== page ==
In many cases, however, trials are not necessary due to informal negotiations or mediation between spouses. If an agreement can be reached between them, then it can be approved by the court without having to go through a full trial. This can save time and money for both parties involved in the divorce process. It also allows them more control over how their divorce will be resolved instead of relying on a judge's decision.Preparing for a Contested Divorce
When preparing for a contested divorce, it is important to begin gathering your financial information as soon as possible. This includes all bank statements, credit card statements, investment accounts, and any other financial documents that may be relevant. It is also important, to be honest about your assets and not try to hide anything from the court. Furthermore, you should strive to become financially independent after your divorce.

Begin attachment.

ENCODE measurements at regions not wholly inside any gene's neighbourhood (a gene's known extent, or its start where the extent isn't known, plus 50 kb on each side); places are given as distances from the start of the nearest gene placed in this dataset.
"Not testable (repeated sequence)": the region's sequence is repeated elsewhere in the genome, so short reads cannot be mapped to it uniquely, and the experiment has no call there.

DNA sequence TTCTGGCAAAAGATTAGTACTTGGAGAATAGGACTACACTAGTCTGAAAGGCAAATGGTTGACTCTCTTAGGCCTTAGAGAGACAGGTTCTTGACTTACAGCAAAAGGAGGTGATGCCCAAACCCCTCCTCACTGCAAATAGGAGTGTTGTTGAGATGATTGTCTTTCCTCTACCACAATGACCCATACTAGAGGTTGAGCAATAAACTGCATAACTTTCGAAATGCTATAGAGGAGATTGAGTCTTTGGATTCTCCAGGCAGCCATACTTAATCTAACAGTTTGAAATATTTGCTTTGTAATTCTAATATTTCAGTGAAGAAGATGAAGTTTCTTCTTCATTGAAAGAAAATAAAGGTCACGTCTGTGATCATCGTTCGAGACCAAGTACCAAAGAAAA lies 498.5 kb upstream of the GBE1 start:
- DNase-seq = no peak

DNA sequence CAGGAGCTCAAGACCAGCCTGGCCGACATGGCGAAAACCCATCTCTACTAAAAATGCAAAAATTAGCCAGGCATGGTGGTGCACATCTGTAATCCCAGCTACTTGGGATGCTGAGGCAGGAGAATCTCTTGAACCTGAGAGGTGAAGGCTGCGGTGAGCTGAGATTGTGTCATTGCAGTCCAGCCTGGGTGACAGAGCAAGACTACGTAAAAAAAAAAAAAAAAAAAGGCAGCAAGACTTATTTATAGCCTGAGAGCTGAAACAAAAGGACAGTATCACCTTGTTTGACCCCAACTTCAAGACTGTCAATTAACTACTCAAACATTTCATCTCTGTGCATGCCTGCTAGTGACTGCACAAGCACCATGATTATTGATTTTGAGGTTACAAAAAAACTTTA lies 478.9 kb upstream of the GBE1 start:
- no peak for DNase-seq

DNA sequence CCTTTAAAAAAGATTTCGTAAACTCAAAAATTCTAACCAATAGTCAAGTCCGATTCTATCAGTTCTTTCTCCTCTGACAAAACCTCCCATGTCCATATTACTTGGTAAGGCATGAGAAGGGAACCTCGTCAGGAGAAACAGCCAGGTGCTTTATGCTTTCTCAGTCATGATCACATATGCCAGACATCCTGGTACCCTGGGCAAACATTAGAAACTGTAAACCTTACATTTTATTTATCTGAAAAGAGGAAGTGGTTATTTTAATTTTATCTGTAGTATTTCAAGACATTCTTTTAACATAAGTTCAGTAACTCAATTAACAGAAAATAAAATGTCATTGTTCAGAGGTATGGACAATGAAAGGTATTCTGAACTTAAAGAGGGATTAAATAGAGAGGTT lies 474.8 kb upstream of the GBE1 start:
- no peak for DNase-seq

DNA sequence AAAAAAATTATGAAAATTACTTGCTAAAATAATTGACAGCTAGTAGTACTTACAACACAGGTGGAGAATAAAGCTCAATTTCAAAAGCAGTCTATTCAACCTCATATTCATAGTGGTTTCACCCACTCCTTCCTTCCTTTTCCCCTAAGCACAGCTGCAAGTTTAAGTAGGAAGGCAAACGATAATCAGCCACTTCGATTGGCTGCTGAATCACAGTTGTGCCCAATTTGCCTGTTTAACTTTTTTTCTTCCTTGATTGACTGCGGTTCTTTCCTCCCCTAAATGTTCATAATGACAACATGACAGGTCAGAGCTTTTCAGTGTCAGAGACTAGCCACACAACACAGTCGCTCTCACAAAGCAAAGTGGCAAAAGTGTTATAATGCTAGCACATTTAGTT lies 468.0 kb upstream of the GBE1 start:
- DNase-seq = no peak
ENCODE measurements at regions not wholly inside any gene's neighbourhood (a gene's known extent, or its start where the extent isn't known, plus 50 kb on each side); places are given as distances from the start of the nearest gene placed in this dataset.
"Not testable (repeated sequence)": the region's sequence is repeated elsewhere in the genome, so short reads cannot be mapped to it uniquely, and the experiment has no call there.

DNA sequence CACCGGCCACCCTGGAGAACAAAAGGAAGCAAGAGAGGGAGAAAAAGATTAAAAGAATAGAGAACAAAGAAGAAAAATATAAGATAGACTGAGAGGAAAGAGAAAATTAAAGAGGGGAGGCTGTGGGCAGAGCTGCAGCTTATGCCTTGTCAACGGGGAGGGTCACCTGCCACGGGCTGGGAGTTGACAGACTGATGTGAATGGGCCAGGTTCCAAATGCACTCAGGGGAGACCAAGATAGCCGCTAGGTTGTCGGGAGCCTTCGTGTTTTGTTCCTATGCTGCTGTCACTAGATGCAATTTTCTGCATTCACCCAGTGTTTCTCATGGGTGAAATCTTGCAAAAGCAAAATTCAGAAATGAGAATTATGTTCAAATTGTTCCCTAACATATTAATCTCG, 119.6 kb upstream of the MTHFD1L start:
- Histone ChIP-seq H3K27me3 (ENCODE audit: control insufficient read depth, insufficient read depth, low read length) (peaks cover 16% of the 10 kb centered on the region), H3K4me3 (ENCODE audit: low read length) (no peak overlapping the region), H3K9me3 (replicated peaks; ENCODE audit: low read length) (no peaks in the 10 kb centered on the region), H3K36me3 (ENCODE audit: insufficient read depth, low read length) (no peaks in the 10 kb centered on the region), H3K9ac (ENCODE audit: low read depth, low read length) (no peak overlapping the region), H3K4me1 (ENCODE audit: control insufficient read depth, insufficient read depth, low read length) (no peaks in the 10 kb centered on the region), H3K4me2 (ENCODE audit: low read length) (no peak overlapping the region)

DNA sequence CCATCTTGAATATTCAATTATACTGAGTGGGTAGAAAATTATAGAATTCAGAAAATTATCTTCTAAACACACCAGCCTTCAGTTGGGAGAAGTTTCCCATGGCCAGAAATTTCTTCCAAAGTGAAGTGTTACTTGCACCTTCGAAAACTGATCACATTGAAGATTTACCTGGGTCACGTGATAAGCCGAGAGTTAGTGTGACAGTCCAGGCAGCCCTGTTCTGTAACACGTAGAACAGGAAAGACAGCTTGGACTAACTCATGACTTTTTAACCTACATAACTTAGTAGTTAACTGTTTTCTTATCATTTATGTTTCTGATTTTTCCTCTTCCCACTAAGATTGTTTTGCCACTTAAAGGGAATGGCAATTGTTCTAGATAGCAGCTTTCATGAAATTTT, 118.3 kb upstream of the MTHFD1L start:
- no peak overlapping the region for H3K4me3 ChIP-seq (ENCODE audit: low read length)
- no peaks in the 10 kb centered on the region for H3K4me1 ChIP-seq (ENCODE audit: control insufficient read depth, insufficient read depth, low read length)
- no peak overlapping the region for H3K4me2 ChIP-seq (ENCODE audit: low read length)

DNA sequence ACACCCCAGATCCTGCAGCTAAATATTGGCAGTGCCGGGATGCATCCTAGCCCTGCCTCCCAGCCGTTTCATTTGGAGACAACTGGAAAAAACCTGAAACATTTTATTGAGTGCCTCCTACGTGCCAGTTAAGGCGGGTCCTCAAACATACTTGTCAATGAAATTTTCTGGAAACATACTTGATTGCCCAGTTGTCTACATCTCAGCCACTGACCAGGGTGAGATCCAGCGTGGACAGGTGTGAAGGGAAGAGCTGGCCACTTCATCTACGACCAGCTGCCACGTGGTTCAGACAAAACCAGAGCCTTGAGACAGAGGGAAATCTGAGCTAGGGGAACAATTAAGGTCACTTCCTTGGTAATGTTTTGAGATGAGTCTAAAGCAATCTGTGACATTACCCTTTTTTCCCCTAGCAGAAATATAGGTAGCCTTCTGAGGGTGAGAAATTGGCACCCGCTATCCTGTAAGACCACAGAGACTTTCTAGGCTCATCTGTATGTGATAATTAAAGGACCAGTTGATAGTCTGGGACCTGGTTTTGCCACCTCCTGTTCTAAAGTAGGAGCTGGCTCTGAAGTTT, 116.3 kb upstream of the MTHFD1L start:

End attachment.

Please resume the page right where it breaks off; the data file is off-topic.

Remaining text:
In addition to preparing your finances, it is important to understand what type of custody arrangement you are likely to have with your spouse. In most cases, parents are granted joint managing conservatorship of their children. This means that both parents will have an equal say in decisions regarding their child's upbringing and will share time with them unless there are circumstances making it not in the best interest of the child for both parents to spend time with them. It is important to prepare for this possibility and understand how it will affect your life after the divorce.Talk to a Lawyer
An experienced divorce attorney in Harris County, Galveston County, Fort Bend County, Montgomery County, Brazoria County, Houston, Sugar Land, Missouri City, and Stafford, Texas at Thornton Esquire Law Group, PLLC, can provide guidance and offer advice throughout the entire process. Contact us today at www.thorntonesquirelawgroup.com for a free consultation.